Photograph by Phillip Noll
North Rim ferns thrive amid aspen trunks in an intimate view of the forest floor. The North Rim averages nearly 26 inches of moisture per year, allowing plants such as these to proliferate. | Phillip Noll


Photograph by Larry Ulrich
Rock outcroppings punctuate a view of mature aspens on the Kaibab Plateau. Aspens are among the region’s most visible tree species, particularly along State Route 67 (the North Rim Parkway). | Larry Ulrich


Photograph by Adam Schallau
A view of a mixed forest on the Kaibab Plateau shows the region’s biodiversity. Aspens, ponderosa pines, Douglas-firs, Engelmann spruce, blue spruce, oaks, piñon pines and junipers can all be found here.  | Adam Schallau


Photograph by Suzanne Mathia
Marble Viewpoint, north of the North Rim developed area of Grand Canyon National Park, offers a view of Marble Canyon, the Echo Cliffs and distant Navajo Mountain. This overlook is accessed via a series of Kaibab National Forest roads starting near Kaibab Lodge and DeMotte Campground. | Suzanne Mathia


Photograph by Shane McDermott
Storm clouds gather over one of the Kaibab Plateau’s evergreen-ringed meadows. Like elsewhere in Arizona, dramatic storms are possible on the plateau during the summer monsoon, which officially lasts from June 15 through September 30. | Shane McDermott


Photograph by Byron Nelson
Delicate wildflowers grow beneath tall aspens in an afternoon view of a small lake on the North Rim. Such bodies of water attract a variety of wildlife, including pronghorns, raccoons and even a herd of non-native bison. | Byron Neslen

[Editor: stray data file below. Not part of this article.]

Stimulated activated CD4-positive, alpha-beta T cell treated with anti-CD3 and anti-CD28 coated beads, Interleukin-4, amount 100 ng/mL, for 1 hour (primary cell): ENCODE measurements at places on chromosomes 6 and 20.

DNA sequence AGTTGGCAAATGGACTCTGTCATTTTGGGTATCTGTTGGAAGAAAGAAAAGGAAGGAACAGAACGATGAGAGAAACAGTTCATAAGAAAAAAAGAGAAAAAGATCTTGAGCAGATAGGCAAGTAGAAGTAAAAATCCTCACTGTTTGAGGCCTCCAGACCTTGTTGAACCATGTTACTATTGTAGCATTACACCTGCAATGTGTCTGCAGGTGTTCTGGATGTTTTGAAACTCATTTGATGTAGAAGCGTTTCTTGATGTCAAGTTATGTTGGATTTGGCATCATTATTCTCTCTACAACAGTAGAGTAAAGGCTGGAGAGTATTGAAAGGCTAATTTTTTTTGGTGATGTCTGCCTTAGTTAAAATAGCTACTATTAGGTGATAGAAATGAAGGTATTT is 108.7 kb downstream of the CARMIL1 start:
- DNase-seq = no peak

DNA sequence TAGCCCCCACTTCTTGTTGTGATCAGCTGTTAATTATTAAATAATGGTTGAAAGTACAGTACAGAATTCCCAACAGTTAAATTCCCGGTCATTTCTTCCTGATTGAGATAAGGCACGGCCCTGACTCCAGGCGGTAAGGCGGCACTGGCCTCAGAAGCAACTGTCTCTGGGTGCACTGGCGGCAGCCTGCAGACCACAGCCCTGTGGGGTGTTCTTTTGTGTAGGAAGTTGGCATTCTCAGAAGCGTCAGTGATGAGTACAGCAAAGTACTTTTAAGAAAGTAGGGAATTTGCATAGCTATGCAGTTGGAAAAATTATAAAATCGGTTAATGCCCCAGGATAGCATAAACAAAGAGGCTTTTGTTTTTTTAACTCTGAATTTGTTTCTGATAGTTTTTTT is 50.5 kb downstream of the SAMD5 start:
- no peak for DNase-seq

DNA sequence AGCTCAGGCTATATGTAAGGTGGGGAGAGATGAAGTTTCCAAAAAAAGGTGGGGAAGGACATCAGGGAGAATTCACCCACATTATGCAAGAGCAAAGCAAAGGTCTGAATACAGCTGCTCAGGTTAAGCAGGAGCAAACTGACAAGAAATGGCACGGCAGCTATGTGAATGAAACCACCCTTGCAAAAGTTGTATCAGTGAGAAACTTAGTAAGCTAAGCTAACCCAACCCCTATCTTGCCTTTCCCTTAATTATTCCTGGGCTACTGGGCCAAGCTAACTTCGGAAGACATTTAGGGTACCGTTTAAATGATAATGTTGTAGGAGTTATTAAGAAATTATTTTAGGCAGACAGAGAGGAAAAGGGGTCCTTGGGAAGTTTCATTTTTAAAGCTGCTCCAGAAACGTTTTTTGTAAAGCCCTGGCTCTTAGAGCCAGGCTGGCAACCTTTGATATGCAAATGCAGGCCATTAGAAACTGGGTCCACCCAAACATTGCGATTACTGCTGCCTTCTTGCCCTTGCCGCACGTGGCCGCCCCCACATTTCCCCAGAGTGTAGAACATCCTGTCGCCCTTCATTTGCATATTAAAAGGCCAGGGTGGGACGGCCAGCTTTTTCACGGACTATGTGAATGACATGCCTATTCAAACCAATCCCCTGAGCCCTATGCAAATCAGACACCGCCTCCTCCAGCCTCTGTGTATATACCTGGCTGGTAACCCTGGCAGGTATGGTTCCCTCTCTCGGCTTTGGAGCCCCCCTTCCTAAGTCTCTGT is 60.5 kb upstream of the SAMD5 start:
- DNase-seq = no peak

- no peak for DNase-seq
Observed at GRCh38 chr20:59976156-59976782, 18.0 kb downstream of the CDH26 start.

Photograph by Tom Bean
Multicolored wildflowers blanket a meadow ringed by aspens and evergreens near the North Rim of the Grand Canyon. In contrast to the spring wildflowers found in Arizona’s warmer and lower-elevation regions, blooms on the North Rim often wait until summer to appear. | Tom Bean


Photograph by Suzanne Mathia
Mule deer graze at the edge of a meadow, as seen from one of the North Rim’s trails. The species is a frequent sight along the Widforss Trail, a roughly 10-mile (round-trip) hike to an overlook southwest of Grand Canyon Lodge. Suzanne Mathia


Photograph by Byron Nelson
Late-afternoon light casts a glow on lupines and Indian paintbrushes blooming in abundance on the North Rim. Both wildflower species have traditional uses by some of the American Indian tribes with ancestral ties to the Canyon. | Byron Neslen